We no longer believe that witches control the weather or inhabit the souls of adolescent girls. We no longer believe that the earth is flat, and we have even held our ground against the pseudoscience of "intelligent design."
Now it is time for all who respect logic, rationality, and the scientific method to come together and say NO MORE to anti-vaccine demagoguery.
No one pretends that vaccines are perfect, or 100% risk-free. But approved vaccines work. They save lives. They do not cause mercury poisoning or autism. They carry very low risks -- risks almost always worth taking. And, to top it off, vaccines have become something of a civic responsibility: they work best when everyone takes them.
Six recent helpful articles:
• "Nothing to Fear but the Flu Itself" (NYTimes)
• "The Fear Factor" (New Yorker)
• "More Antivax Distortion: The Swine Flu Version" (Discover)
• "A Public Health Expert on H1N1" (John Solomon's In Case of Emergency Blog)
UPDATE 10/26/09: Another helpful article:
• "What You Need To Know About Swine Flu Vaccine" (NPR)
UPDATE 11/3/09. Panel of Experts reviews vaccine safety and finds no danger signals:
• "Marketing Flu Vaccine: A Tough Sell For Many" (NPR)
UPDATE 11/10/09. NYTimes' Tara Parker-Pope and Dr. Perri Klass both endorse the vaccine and explore why some parents are refusing it:
• "Parents Refusing the Flu Vaccine" (NYT)
UPDATE 12/7/09. "Review Shows Safety of H1N1 Vaccine, Officials Say" (NYT)
I would particularly like to single out Amy Wallace's terrific new piece in Wired, in which she not only faces down the reckless myths peddled by vaccine-haters, but also beautifully articulates the underlying conditions driving these myths. Wallace writes:
The rejection of hard-won knowledge is by no means a new phenomenon. In 1905, French mathematician and scientist Henri Poincaré said that the willingness to embrace pseudo-science flourished because people "know how cruel the truth often is, and we wonder whether illusion is not more consoling." Decades later, the astronomer Carl Sagan reached a similar conclusion: Science loses ground to pseudo-science because the latter seems to offer more comfort. "A great many of these belief systems address real human needs that are not being met by our society," Sagan wrote of certain Americans' embrace of reincarnation, channeling, and extraterrestrials. "There are unsatisfied medical needs, spiritual needs, and needs for communion with the rest of the human community."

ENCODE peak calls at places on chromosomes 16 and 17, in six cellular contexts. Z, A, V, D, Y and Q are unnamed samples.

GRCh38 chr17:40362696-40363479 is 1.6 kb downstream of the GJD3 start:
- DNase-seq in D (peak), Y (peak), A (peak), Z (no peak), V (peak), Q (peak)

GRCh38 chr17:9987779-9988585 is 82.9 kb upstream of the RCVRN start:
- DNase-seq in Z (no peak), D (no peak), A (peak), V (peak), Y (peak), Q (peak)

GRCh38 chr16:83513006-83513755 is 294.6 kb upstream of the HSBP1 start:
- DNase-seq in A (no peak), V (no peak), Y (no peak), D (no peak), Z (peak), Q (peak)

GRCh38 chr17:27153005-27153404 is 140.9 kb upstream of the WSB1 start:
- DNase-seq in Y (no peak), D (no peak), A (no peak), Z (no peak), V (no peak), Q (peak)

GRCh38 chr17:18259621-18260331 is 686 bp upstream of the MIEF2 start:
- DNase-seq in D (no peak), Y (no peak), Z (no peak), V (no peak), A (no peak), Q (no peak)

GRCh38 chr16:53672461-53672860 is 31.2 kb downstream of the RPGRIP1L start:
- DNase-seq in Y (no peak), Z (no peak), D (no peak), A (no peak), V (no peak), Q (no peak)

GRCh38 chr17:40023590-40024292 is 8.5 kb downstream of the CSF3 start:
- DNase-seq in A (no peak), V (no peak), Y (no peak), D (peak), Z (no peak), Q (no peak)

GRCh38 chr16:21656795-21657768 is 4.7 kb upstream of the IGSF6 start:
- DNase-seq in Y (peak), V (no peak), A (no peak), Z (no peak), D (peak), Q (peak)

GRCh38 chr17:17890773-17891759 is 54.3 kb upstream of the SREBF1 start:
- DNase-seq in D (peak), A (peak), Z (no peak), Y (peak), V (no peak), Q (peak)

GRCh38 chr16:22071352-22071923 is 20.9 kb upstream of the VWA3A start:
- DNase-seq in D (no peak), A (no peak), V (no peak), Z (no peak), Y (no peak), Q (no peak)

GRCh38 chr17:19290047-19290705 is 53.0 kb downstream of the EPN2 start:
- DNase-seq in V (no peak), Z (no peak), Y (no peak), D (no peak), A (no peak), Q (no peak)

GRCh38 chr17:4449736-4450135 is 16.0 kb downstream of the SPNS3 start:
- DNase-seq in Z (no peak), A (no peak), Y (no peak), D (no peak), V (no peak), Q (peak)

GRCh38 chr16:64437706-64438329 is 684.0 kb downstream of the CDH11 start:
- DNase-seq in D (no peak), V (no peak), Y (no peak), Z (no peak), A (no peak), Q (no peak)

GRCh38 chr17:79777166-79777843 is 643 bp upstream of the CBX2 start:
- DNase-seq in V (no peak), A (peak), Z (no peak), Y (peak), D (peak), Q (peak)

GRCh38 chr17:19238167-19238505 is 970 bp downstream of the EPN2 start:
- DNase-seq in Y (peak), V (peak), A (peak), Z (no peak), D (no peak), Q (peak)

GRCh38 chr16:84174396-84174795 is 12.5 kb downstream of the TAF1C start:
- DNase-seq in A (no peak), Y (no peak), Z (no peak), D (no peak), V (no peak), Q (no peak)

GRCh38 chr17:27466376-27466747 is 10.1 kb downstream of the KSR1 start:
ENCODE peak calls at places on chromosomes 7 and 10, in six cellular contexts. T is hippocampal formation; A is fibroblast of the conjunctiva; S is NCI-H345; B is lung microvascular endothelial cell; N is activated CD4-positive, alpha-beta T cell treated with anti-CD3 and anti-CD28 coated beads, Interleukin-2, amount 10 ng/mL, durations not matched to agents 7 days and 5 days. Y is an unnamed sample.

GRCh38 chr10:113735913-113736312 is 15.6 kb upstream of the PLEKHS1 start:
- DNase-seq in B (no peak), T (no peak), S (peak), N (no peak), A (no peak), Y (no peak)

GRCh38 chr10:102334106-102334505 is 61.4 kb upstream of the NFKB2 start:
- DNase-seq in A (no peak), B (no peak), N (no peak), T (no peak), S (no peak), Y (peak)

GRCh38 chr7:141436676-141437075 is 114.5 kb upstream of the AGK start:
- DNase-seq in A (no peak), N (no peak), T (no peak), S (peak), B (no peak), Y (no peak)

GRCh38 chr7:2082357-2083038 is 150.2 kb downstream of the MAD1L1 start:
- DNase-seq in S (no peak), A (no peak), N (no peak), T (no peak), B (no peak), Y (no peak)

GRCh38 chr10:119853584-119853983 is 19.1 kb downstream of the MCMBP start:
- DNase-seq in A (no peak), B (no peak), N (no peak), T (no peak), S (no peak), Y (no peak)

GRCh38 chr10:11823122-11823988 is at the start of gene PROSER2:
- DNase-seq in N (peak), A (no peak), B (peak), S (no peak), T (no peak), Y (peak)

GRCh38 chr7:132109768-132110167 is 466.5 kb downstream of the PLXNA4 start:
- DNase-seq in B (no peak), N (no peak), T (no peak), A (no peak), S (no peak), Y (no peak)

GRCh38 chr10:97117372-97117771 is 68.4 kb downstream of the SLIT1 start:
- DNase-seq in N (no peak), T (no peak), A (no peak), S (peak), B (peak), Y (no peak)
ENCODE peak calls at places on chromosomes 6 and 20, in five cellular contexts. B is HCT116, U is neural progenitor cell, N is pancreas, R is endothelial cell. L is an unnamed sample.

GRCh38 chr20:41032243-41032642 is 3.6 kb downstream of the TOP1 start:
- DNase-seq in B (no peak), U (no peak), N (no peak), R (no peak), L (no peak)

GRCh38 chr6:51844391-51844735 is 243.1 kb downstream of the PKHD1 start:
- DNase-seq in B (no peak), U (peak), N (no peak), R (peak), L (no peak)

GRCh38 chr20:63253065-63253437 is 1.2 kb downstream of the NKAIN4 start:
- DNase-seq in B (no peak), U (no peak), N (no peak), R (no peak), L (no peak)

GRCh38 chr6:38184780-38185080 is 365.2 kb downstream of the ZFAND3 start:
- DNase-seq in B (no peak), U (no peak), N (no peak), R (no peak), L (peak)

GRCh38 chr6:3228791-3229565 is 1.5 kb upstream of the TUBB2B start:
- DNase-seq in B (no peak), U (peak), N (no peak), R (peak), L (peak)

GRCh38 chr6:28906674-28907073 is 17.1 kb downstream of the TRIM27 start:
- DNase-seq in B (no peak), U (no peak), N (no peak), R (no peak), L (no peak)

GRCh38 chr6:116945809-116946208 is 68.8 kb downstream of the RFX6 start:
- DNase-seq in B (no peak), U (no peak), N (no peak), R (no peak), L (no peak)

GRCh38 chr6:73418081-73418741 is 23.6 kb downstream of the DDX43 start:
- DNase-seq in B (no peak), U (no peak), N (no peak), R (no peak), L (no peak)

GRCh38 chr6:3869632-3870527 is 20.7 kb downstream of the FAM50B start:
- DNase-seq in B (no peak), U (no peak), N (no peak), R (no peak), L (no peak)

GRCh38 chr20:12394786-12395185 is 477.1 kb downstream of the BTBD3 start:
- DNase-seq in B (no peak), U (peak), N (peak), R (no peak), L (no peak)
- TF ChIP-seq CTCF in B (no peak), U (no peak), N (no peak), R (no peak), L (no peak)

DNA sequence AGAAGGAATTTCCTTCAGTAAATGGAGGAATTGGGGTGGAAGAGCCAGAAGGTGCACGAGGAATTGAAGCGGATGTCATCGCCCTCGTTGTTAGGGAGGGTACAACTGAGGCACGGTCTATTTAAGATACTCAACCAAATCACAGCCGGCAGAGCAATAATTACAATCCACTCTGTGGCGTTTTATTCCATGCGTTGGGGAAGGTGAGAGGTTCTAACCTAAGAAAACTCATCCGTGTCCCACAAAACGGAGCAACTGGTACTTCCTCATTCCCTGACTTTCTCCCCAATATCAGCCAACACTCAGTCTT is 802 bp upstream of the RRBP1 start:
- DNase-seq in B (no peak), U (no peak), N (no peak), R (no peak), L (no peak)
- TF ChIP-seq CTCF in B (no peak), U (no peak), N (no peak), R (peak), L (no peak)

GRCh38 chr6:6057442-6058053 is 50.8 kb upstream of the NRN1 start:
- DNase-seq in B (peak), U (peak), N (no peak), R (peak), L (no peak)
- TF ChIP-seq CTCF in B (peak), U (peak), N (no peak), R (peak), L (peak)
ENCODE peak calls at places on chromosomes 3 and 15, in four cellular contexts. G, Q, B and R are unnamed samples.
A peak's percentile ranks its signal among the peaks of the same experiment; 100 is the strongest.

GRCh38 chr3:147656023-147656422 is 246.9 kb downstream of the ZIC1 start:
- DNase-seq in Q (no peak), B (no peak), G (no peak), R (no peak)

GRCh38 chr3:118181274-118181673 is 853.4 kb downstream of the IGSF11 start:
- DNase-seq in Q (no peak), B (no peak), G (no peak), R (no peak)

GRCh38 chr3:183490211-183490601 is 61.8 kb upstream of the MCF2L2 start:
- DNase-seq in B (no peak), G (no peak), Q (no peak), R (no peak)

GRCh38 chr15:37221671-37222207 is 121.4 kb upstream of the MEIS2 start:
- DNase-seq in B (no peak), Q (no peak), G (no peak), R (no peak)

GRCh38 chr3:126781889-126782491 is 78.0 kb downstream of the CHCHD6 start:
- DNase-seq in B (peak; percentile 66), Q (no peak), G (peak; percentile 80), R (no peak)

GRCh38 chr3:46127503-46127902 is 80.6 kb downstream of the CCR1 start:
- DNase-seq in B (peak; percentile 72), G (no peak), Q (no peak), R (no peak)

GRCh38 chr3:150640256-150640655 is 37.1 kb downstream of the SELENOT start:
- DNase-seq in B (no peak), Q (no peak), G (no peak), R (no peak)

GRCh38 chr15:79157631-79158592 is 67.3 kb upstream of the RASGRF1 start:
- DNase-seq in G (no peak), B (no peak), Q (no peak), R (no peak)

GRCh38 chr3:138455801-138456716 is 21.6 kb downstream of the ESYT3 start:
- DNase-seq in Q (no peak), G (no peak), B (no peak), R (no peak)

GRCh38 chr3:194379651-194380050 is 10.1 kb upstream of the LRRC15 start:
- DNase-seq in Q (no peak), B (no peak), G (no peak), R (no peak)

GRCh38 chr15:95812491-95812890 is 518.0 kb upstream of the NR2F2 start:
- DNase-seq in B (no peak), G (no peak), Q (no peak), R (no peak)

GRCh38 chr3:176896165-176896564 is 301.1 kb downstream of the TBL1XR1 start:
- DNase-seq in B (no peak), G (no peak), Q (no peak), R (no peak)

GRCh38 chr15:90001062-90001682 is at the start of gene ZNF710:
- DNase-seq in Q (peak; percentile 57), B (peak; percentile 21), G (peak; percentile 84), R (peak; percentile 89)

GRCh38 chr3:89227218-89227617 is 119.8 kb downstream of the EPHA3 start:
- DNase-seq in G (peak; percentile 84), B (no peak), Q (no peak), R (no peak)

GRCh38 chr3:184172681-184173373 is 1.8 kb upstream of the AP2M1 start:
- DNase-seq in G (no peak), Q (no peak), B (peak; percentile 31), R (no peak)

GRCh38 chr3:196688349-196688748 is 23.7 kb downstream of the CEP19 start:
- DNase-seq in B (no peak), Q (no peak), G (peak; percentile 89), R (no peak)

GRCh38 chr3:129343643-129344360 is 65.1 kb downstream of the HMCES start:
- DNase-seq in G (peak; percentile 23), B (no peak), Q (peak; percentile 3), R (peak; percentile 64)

Looking back over human history, rationality has been the anomaly. Being rational takes work, education, and a sober determination to avoid making hasty inferences, even when they appear to make perfect sense. Much like infectious diseases themselves -- beaten back by decades of effort to vaccinate the populace -- the irrational lingers just below the surface, waiting for us to let down our guard.
Before smallpox was eradicated with a vaccine, it killed an estimated 500 million people. And just 60 years ago, polio paralyzed 16,000 Americans every year, while rubella caused birth defects and mental retardation in as many as 20,000 newborns. Measles infected 4 million children, killing 3,000 annually, and a bacterium called Haemophilus influenzae type b caused Hib meningitis in more than 15,000 children, leaving many with permanent brain damage. Infant mortality and abbreviated life spans -- now regarded as a third world problem -- were a first world reality.
Today, because the looming risk of childhood death is out of sight, it is also largely out of mind, leading a growing number of Americans to worry about what is in fact a much lesser risk: the ill effects of vaccines. If your newborn gets pertussis, for example, there is a 1 percent chance that the baby will die of pulmonary hypertension or other complications. The risk of dying from the pertussis vaccine, by contrast, is practically nonexistent -- in fact, no study has linked DTaP (the three-in-one immunization that protects against diphtheria, tetanus, and pertussis) to death in children. Nobody in the pro-vaccine camp asserts that vaccines are risk-free, but the risks are minute in comparison to the alternative.
The U.S. Centers for Disease Control and Prevention recommend that the following high-risk individuals get vaccinated against the H1N1 virus:
• Pregnant women
• Household contacts and caregivers for children younger than 6 months of age
• Health care and emergency medical services personnel
• All people from 6 months through 24 years of age
• Persons aged 25 through 64 years who have health conditions associated with higher risk of medical complications from influenza.
My own children were recently vaccinated.
(Photo: Flickr/Sarah G...)
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David Shenk is a writer on genetics, talent and intelligence. He is the author of Data Smog, The Forgetting, and most recently, The Genius In All of Us.